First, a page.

Two months ago, the Northern Territory’s youth justice system was placed in the national spotlight with ABC TV’s Four Corners’ revelations of abuse and brutalization carried out towards vulnerable young people.
The program led to the establishment of the Royal Commission into the Child Protection and Youth Detention Systems of the Northern Territory, and posed the questions of why our nation was failing these young people and what could be done to improve outcomes for them.
Tonight’s Four Corners program about the success of justice reinvestment initiatives in the NSW town of Bourke is evidence that there is a better way to do things.
As highlighted by Dropping off the Edge 2015, the small town of Bourke which has just 3,000 residents is one of the most disadvantaged postcodes in the state. Bourke was also one of the most disadvantaged postcodes when the first Dropping off the Edge report was published in 2007.
This is a community overburdened with high levels of domestic violence, prison admissions, juvenile convictions, unemployment and young people not engaged with work or study.
Communities such as Bourke, which experience entrenched disadvantage, require coordinated and sustained responses. Four Corners outlined that investments into early childhood had led to higher rates of school attendance down the track, and that providing free driving lessons to young people correlated to a decade-low number of people jailed for driving offences in Bourke.
Superintendent Greg Moore spoke of pairing visits to perpetrators of domestic violence with visits by substance abuse counsellors, which had reduced the number of domestic violence incidents where alcohol was a factor.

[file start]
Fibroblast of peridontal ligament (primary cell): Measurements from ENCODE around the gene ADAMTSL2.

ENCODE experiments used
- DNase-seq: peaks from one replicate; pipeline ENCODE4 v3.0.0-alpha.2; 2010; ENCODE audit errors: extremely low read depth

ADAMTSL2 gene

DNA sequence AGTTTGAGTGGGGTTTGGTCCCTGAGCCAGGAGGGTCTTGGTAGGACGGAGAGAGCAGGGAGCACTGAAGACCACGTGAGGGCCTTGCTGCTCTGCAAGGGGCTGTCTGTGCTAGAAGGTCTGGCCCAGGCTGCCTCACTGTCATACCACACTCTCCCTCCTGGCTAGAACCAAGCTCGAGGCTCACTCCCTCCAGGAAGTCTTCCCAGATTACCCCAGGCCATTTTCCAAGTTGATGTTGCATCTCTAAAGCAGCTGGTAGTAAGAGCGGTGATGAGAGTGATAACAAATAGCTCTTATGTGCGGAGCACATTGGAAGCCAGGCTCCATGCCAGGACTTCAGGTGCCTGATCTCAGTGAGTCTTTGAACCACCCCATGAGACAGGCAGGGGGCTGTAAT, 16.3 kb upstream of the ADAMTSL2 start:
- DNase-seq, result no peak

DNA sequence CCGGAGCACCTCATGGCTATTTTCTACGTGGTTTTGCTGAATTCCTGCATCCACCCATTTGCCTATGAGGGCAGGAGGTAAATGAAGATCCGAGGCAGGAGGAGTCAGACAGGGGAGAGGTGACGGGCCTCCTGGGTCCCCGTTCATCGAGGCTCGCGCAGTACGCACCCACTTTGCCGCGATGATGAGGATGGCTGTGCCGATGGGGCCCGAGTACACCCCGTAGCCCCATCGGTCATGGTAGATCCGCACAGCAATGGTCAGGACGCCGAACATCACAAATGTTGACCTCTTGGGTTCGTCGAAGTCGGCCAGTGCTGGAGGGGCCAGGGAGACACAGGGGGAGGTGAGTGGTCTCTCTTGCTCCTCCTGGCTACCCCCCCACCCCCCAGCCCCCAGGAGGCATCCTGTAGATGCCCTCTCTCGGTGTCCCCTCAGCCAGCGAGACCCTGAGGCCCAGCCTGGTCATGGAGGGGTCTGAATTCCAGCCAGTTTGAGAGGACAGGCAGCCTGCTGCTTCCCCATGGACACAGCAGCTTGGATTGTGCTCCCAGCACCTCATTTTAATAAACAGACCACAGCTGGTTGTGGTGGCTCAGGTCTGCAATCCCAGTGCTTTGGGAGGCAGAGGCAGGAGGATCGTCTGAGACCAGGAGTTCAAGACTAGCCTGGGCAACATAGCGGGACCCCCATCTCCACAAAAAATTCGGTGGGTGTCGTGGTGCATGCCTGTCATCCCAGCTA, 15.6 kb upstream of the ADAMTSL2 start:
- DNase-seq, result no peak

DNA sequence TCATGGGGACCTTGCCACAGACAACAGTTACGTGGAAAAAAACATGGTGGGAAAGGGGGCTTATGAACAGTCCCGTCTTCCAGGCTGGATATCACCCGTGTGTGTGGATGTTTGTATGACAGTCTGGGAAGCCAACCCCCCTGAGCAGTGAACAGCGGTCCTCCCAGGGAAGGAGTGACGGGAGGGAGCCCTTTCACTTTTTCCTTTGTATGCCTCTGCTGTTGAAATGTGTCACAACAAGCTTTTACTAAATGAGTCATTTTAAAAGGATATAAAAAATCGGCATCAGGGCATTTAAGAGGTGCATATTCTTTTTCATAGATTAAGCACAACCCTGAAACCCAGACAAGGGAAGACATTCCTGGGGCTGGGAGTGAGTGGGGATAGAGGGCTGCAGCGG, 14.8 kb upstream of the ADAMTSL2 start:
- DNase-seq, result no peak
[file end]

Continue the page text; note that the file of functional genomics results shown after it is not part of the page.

This ability to work across boundaries is crucial in dealing with communities experiencing a web-like structure of disadvantage. It is impossible to expect to reduce offending behaviour without addressing the underlying factors such as substance abuse, mental illness, homelessness or insecure housing and long-term unemployment.
It is also vital that we support the individuals, community groups and organisations driving justice reinvestment in Bourke to ensure that it continues to thrive and allow community members to flourish.
Justice reinvestment in Bourke is a topic close to our hearts. At the invitation of the Maranguka Aboriginal Group in Bourke, we help community members develop relationships in support of the program.
We have seen first-hand how effective these initiatives are, and believe the Bourke model is one that could easily be emulated in other communities.
Positive, not punitive, approaches are the way to create safer communities.
This blog post is written by Kathryn Kernohan, Media Relations Manager at Jesuit Social Services.
Image credit: Rusty Stewart.